Hepatitis B virus (HBV) is a major health problem worldwide, with approximatively 240 million people living with a chronic HBV infection. HBV chronic infection remains the major cause of hepatocellular carcinoma worldwide, with more than half of HCC patients being chronic HBV carriers, even if underlying mechanisms of tumorigenesis are not totally understood. HBV-related HCC can be prevented by reducing the exposure to HBV by vaccination or by treatment of CHB infection. Current treatment of CHB are Peg-IFN alpha and oral NUCs. Treating HBV infection, either with IFN or NUCs, substantially reduces the risk of HCC development, even if antiviral therapy fails to completely eliminate MCC risk. Among treated patients, cirrhosis, HBeAg negative at baseline and failure to remain in virological remission were associated with an increased risk of HCC. The reduction of the risk of developing HCC during antiviral therapy is largely dependent upon the maintenance of virological remission, since viral load is found to be the most important factor leading to cirrhosis and its complications, including liver cancer development. The question whether Peg-IFN-alpha is superior to NUCs and whether there is a superior agent among NUCs is still controversial. Several studies demonstrated that antiviral therapy with NUCs could reduce the risk of HCC recurrence after curative treatment of HBV-related HCC.

Hepatocellular carcinoma risk in patients with HBV-related liver disease receiving antiviral therapy

Battistella, Sara;Lynch, Erica N;Gambato, Martina;Zanetto, Alberto;Pellone, Monica;Shalaby, Sarah;Sciarrone, Salvatore S;Ferrarese, Alberto;Germani, Giacomo;Senzolo, Marco;Burra, Patrizia;Russo, Francesco P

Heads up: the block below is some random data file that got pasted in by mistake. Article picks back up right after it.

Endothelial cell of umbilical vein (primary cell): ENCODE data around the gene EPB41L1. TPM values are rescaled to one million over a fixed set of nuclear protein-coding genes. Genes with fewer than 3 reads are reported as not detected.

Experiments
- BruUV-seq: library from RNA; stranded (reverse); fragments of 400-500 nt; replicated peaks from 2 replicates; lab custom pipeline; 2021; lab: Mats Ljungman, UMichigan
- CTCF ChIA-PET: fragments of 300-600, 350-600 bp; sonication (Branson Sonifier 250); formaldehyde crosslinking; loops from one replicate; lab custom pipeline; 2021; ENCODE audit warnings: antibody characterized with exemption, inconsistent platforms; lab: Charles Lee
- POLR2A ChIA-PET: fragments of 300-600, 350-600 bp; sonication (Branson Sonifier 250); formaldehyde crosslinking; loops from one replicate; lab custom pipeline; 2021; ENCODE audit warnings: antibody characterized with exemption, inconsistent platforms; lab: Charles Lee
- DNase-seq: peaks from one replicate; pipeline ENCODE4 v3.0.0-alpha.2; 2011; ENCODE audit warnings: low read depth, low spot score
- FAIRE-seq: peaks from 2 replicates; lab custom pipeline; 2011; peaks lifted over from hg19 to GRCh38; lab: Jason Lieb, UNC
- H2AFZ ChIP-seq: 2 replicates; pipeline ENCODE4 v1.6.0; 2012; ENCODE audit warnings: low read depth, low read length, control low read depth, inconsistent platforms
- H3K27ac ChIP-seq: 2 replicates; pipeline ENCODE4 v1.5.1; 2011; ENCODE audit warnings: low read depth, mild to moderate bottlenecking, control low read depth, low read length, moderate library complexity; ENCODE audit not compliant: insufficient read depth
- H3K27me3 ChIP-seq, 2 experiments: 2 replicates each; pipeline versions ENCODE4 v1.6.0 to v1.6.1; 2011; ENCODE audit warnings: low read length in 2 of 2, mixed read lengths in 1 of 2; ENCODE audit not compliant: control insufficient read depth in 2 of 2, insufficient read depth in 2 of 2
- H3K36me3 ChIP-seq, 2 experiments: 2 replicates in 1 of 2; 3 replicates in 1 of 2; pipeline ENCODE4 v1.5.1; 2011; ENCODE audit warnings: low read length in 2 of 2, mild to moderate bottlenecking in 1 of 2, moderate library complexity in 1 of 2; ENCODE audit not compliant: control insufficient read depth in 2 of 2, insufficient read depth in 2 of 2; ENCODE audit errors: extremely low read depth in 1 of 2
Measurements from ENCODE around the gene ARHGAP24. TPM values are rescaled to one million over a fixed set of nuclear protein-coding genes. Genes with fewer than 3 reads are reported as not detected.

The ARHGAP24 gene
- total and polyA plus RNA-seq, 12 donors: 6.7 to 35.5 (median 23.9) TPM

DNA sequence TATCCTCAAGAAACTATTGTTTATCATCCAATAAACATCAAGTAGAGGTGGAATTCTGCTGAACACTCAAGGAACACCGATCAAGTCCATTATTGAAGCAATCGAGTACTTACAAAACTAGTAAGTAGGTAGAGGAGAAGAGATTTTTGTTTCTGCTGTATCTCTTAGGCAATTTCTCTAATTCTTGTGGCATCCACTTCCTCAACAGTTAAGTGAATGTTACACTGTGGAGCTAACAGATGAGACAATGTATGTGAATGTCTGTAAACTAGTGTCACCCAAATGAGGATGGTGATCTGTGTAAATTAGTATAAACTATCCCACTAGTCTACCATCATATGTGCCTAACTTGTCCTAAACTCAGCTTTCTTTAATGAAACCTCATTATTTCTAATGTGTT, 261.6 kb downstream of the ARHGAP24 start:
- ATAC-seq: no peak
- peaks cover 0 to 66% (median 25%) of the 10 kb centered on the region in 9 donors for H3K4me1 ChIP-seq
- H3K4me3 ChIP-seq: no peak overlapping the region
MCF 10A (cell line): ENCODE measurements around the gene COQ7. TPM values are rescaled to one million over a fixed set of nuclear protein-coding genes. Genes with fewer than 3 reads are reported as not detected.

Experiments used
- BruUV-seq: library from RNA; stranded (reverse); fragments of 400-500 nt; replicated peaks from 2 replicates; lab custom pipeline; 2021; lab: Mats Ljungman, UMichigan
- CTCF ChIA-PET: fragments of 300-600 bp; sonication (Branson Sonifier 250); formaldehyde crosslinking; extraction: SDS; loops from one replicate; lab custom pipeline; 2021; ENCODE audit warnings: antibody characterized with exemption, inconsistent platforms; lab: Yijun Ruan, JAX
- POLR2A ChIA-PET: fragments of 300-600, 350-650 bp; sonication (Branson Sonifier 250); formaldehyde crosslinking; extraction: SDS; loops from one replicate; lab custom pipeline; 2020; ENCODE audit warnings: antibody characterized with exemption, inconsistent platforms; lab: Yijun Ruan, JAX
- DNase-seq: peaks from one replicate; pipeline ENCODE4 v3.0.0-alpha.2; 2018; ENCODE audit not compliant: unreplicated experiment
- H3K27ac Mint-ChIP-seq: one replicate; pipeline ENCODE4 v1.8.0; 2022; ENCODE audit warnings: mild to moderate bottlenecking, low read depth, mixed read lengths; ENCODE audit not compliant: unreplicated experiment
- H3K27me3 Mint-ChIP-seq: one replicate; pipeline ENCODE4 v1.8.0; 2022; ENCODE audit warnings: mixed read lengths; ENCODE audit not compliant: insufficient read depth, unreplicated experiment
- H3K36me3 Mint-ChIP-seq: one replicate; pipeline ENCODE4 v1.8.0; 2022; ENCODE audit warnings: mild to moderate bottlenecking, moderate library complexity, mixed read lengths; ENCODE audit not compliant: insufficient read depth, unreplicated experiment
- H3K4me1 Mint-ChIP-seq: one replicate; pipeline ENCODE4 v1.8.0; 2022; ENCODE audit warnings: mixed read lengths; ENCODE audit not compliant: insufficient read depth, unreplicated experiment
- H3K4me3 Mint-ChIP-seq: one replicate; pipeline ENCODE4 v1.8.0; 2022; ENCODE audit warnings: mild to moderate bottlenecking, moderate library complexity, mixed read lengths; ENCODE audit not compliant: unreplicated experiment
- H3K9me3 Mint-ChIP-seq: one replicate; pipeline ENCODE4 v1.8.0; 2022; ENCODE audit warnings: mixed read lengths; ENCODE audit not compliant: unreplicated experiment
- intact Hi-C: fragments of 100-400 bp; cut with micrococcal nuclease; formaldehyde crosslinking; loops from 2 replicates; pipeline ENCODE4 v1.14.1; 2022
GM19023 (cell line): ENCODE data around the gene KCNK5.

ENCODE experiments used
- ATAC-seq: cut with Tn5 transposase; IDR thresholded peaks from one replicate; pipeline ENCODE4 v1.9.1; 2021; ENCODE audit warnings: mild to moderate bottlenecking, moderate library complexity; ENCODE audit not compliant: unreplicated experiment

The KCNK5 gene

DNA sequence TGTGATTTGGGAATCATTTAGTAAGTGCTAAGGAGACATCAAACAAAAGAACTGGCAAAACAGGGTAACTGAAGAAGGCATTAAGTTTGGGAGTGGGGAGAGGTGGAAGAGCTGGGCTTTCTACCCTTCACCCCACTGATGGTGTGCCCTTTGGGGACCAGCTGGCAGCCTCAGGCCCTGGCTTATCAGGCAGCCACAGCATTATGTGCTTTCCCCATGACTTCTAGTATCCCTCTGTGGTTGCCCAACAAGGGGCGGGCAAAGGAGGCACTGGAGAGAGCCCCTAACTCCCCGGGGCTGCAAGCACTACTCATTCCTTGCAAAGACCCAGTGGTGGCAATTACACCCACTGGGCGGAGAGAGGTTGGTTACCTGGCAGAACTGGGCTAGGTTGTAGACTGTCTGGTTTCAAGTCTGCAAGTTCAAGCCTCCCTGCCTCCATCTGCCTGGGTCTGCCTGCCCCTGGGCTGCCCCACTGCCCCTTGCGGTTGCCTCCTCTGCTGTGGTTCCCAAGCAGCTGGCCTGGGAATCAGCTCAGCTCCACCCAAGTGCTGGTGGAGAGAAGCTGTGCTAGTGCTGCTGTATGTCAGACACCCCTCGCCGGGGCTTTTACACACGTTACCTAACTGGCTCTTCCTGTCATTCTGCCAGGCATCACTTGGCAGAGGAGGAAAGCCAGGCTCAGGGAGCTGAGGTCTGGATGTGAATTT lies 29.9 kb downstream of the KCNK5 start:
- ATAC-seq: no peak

2021

Abstract

Hepatitis B virus (HBV) is a major health problem worldwide, with approximatively 240 million people living with a chronic HBV infection. HBV chronic infection remains the major cause of hepatocellular carcinoma worldwide, with more than half of HCC patients being chronic HBV carriers, even if underlying mechanisms of tumorigenesis are not totally understood. HBV-related HCC can be prevented by reducing the exposure to HBV by vaccination or by treatment of CHB infection. Current treatment of CHB are Peg-IFN alpha and oral NUCs. Treating HBV infection, either with IFN or NUCs, substantially reduces the risk of HCC development, even if antiviral therapy fails to completely eliminate MCC risk. Among treated patients, cirrhosis, HBeAg negative at baseline and failure to remain in virological remission were associated with an increased risk of HCC. The reduction of the risk of developing HCC during antiviral therapy is largely dependent upon the maintenance of virological remission, since viral load is found to be the most important factor leading to cirrhosis and its complications, including liver cancer development. The question whether Peg-IFN-alpha is superior to NUCs and whether there is a superior agent among NUCs is still controversial. Several studies demonstrated that antiviral therapy with NUCs could reduce the risk of HCC recurrence after curative treatment of HBV-related HCC.
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Utilizza questo identificativo per citare o creare un link a questo documento: http://hdl.handle.net/11577/3391263
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